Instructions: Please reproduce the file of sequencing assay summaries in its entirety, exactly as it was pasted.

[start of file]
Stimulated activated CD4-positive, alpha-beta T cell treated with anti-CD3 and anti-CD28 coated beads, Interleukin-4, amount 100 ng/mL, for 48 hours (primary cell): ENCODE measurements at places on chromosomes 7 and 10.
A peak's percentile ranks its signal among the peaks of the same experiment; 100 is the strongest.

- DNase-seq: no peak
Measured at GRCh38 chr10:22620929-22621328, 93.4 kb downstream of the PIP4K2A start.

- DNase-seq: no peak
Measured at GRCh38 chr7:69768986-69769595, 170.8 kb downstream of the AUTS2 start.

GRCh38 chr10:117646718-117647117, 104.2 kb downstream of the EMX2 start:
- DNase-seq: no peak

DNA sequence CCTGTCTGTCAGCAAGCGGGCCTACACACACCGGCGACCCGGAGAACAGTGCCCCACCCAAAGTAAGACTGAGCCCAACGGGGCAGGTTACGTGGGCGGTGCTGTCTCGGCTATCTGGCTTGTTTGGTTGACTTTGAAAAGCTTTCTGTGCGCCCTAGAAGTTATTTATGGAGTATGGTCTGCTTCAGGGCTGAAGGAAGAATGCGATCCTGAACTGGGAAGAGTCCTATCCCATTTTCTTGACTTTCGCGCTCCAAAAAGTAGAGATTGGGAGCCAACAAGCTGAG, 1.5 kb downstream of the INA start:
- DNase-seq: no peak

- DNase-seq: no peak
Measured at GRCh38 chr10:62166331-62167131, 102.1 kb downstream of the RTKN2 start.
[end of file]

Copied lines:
Stimulated activated CD4-positive, alpha-beta T cell treated with anti-CD3 and anti-CD28 coated beads, Interleukin-4, amount 100 ng/mL, for 48 hours (primary cell): ENCODE measurements at places on chromosomes 7 and 10.
A peak's percentile ranks its signal among the peaks of the same experiment; 100 is the strongest.

- DNase-seq: no peak
Measured at GRCh38 chr10:22620929-22621328, 93.4 kb downstream of the PIP4K2A start.

- DNase-seq: no peak
Measured at GRCh38 chr7:69768986-69769595, 170.8 kb downstream of the AUTS2 start.

GRCh38 chr10:117646718-117647117, 104.2 kb downstream of the EMX2 start:
- DNase-seq: no peak

DNA sequence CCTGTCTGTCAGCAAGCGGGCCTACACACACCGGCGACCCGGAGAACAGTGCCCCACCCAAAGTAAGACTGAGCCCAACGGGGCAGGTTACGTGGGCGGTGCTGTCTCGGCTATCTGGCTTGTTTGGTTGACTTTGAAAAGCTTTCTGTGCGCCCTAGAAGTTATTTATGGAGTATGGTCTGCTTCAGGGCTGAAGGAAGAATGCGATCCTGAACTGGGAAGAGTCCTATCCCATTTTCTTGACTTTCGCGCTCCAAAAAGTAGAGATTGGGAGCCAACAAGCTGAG, 1.5 kb downstream of the INA start:
- DNase-seq: no peak

- DNase-seq: no peak
Measured at GRCh38 chr10:62166331-62167131, 102.1 kb downstream of the RTKN2 start.